Security and liberty — the aftermath of the Boston bombings

An abbre­vi­ated ver­sion of this art­icle was pub­lished by RT Op-Edge yes­ter­day.

News of the two bombs in Boston, in which 3 people have so far died and more than 100 have been injured, has rico­cheted around the world.  Bey­ond the grim stat­ist­ics, there is little con­crete evid­ence about the who and the why, and nor will there be pos­sibly for days or even weeks.  This con­fu­sion is inev­it­able in the wake of such an attack, as the intel­li­gence agen­cies and police play frantic catch-up to identi­fy the per­pet­rat­ors and, we hope, bring them to justice — although of course in post-Pat­ri­ot Act, post-NDAA Amer­ica, the per­pet­rat­ors are more likely to find their names on the CIA’s pres­id­en­tially-approved kill list.

In the absence of facts, the media fills its air­waves with spec­u­la­tion and repe­ti­tion, thereby inad­vert­ently whip­ping up yet more fear and uncer­tainty.  The fall-out from this is an erup­tion of pre­ju­dice in the social media, with desk bound her­oes jump­ing to con­clu­sions and advoc­at­ing viol­ent repris­als against whole swathes of the Middle East.  And this fear and hate plays straight into the hands of the “enemy-indus­tri­al com­plex” so aptly described by Tom Engel­hardt recently.

With that in mind, let’s take a moment to pay our respects to those who died in ter­ror­ist attacks on Monday. Even a quick surf through the inter­net pro­duces a grim and no doubt incom­plete tally: Iraq (55); Afgh­anistan (7); Somalia (30); Syr­ia (18); Pakistan (4); USA (3). All these num­bers rep­res­ent someone’s child, moth­er, friend, broth­er, loved one, and all will be mourned.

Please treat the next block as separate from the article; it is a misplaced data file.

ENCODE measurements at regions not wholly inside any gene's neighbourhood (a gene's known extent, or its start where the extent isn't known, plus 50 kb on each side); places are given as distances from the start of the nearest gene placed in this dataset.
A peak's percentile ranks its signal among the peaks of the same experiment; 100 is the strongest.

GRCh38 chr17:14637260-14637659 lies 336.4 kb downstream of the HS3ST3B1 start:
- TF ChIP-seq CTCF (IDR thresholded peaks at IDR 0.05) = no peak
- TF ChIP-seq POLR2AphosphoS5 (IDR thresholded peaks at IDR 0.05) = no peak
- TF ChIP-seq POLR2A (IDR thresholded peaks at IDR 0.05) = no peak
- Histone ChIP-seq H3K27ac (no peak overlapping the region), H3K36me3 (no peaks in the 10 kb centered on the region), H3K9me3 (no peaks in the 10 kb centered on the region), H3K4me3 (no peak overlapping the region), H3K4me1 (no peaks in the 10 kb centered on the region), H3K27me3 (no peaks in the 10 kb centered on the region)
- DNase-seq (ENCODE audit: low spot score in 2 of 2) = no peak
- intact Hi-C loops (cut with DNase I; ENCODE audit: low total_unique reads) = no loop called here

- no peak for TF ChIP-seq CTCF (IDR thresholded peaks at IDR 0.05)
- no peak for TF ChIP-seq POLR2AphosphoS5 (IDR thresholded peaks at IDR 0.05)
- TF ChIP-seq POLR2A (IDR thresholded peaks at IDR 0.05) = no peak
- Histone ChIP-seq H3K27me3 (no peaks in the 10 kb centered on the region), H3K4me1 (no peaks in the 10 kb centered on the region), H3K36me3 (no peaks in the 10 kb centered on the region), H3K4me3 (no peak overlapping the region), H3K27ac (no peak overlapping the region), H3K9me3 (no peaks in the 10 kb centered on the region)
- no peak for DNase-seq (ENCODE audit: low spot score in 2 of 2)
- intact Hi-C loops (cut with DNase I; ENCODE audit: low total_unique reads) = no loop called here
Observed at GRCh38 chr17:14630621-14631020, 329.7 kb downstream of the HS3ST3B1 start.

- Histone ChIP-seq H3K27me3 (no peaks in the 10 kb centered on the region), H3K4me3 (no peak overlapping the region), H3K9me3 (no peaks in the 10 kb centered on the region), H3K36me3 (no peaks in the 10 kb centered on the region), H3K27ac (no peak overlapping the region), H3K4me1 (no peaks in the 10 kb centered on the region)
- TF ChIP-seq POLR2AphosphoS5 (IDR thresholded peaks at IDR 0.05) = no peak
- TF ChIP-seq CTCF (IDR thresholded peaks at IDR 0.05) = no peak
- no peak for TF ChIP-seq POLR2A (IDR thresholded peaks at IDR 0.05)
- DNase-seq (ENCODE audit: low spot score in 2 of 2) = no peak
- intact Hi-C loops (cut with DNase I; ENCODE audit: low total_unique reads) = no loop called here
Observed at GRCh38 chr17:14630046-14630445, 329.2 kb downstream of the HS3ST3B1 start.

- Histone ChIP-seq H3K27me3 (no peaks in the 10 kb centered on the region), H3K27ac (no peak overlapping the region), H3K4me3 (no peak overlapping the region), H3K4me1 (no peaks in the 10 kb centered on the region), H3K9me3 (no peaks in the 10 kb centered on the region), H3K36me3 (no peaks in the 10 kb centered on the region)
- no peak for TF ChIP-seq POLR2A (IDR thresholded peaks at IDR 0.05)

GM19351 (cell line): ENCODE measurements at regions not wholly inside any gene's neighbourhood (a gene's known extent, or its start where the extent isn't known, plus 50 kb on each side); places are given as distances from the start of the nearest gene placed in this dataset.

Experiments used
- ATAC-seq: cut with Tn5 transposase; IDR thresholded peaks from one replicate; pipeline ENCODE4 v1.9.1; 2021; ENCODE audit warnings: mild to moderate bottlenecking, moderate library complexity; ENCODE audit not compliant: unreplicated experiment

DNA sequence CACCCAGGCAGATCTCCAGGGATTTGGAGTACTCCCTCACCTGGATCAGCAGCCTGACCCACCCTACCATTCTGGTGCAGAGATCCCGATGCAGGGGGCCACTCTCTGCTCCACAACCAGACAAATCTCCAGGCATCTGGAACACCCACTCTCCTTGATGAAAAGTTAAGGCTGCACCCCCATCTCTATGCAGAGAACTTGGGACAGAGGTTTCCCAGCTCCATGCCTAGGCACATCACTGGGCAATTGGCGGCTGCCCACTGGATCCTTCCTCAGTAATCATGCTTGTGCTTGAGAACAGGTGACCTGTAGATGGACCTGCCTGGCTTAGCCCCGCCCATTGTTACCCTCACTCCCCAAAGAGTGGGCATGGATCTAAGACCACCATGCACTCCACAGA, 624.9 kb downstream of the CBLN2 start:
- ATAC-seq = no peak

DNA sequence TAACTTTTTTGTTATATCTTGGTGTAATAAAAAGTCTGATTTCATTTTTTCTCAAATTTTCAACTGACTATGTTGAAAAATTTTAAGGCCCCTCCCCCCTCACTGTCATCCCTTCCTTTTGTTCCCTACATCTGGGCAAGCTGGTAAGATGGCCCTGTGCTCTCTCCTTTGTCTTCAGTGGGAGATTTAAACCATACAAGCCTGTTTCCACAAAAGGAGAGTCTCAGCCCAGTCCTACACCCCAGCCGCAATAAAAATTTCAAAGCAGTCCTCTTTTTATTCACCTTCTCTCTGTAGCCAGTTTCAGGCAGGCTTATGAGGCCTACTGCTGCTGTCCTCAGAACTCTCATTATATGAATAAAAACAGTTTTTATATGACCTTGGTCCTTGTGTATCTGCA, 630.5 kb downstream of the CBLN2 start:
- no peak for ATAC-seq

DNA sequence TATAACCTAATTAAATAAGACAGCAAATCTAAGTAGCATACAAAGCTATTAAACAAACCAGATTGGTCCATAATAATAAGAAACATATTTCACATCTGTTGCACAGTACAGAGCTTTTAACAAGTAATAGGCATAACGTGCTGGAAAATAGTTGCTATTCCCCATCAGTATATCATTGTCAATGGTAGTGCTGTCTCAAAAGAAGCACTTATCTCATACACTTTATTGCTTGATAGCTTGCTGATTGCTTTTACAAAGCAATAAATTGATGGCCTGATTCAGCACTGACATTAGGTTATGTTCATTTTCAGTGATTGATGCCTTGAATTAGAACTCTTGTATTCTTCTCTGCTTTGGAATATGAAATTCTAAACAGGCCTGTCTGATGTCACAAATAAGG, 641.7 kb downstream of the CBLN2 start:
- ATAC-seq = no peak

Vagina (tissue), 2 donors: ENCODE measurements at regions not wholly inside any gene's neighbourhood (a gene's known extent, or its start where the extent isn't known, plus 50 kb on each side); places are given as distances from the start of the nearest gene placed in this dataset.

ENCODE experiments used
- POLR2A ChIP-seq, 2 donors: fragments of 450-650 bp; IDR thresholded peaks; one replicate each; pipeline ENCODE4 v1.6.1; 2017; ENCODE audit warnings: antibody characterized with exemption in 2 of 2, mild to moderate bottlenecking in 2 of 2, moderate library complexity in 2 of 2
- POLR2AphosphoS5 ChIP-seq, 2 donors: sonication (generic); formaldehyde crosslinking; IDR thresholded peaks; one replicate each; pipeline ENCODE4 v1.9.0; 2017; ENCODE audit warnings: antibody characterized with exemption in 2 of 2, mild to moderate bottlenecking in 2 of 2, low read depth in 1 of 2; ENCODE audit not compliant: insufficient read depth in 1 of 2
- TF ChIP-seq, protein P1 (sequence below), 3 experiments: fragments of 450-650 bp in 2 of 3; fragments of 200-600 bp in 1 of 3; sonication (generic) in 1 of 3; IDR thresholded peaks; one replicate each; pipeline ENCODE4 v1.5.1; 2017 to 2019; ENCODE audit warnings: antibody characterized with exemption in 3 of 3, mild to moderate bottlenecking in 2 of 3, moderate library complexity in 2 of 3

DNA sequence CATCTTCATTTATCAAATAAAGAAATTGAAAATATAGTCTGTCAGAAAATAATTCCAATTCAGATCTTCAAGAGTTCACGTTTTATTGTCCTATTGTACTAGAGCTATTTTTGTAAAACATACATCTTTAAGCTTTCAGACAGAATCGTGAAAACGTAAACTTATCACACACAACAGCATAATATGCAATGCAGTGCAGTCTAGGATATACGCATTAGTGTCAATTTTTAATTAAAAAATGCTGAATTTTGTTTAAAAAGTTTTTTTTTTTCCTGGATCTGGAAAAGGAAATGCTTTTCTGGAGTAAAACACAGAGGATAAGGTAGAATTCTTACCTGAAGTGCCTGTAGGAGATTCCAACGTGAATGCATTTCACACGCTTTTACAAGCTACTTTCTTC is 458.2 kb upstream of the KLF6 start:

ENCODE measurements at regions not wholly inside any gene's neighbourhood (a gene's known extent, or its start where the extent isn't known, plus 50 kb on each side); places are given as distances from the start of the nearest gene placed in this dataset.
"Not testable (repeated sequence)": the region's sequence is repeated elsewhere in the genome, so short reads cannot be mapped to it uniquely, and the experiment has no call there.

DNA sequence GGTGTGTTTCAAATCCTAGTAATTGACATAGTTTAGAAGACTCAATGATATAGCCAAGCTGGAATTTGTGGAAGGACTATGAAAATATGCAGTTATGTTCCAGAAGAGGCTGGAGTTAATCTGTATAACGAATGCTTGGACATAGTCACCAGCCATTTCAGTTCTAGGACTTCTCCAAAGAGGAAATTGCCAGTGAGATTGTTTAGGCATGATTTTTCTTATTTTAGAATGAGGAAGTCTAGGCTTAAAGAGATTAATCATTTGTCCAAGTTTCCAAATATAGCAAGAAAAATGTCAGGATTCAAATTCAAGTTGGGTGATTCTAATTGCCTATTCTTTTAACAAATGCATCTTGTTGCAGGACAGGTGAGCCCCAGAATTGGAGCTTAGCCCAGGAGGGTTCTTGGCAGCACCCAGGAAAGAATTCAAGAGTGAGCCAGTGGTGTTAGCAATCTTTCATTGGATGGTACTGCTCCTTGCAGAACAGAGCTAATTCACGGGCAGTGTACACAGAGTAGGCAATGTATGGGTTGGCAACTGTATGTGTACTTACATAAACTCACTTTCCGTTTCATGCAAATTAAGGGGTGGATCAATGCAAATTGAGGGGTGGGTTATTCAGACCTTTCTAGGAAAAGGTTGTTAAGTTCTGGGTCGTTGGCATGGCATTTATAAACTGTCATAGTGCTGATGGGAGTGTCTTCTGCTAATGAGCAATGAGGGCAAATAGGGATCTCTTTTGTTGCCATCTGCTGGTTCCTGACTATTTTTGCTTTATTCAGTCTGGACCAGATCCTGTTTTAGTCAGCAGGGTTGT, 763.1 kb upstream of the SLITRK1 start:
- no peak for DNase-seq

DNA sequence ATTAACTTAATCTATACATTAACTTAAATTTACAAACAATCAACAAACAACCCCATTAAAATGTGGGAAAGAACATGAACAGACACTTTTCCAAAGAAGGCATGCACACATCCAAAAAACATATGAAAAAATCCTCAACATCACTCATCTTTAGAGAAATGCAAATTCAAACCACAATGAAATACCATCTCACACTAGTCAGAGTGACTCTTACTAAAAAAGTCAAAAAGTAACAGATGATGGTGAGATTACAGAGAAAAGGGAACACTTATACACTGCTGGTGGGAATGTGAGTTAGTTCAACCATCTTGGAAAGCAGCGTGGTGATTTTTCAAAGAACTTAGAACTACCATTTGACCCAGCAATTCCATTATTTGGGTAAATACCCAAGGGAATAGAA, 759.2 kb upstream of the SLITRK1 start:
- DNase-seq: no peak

Alas, not all of these vic­tims will receive as much air-time as the unfor­tu­nates caught up in the Boston attacks. And this is espe­cially the case where attacks are car­ried out by the Amer­ic­an mil­it­ary against sus­pec­ted “insur­gents” across the Middle East.

Indeed, on the same day The Tele­graph repor­ted that the UN spe­cial rap­por­teur on counter-ter­ror­ism and human rights, fam­ous Brit­ish bar­ris­ter Ben Emmer­son (Queen’s Coun­sel), had stated that drone strikes across the Middle East were illeg­al under inter­na­tion­al law. Their con­tin­ued use only served to legit­im­ise Al Qaeda attacks against the US mil­it­ary and its infra­struc­ture in the region.

bradley_manningAs we saw in 2010 when Wikileaks released the video, “Col­lat­er­al Murder”, such atro­cit­ies are covered up for years, denied by the gov­ern­ment, nor will the per­pet­rat­ors be held to account — they are prob­ably still serving in the mil­it­ary. Instead the whis­tleblower who exposed this crime, Brad­ley Man­ning, lan­guishes in pris­on facing a court mar­tial, and the pub­lish­er of the mater­i­al, Wikileaks, faces glob­al repres­sion and a secret fed­er­al grand jury indict­ment.

With its end­less, spec­u­lat­ive scare­mon­ger­ing about the Boston attacks, the US media plays a diabol­ic­al role in fur­ther­ing the work of the attack­ers — ie ter­ror­ising the pop­u­la­tion, indu­cing them to live in a state of abject fear.  Of course, once suit­ably ter­ror­ised, the US people will be even more will­ing to give away what remains of their his­tor­ic freedoms, all in the name of increas­ing their secur­ity.  Well, we know the views of one late, great Amer­ic­an on this sub­ject, Ben­jamin Frank­lin: “those who would give up essen­tial liberty to pur­chase a little tem­por­ary safety deserve neither liberty nor safety”.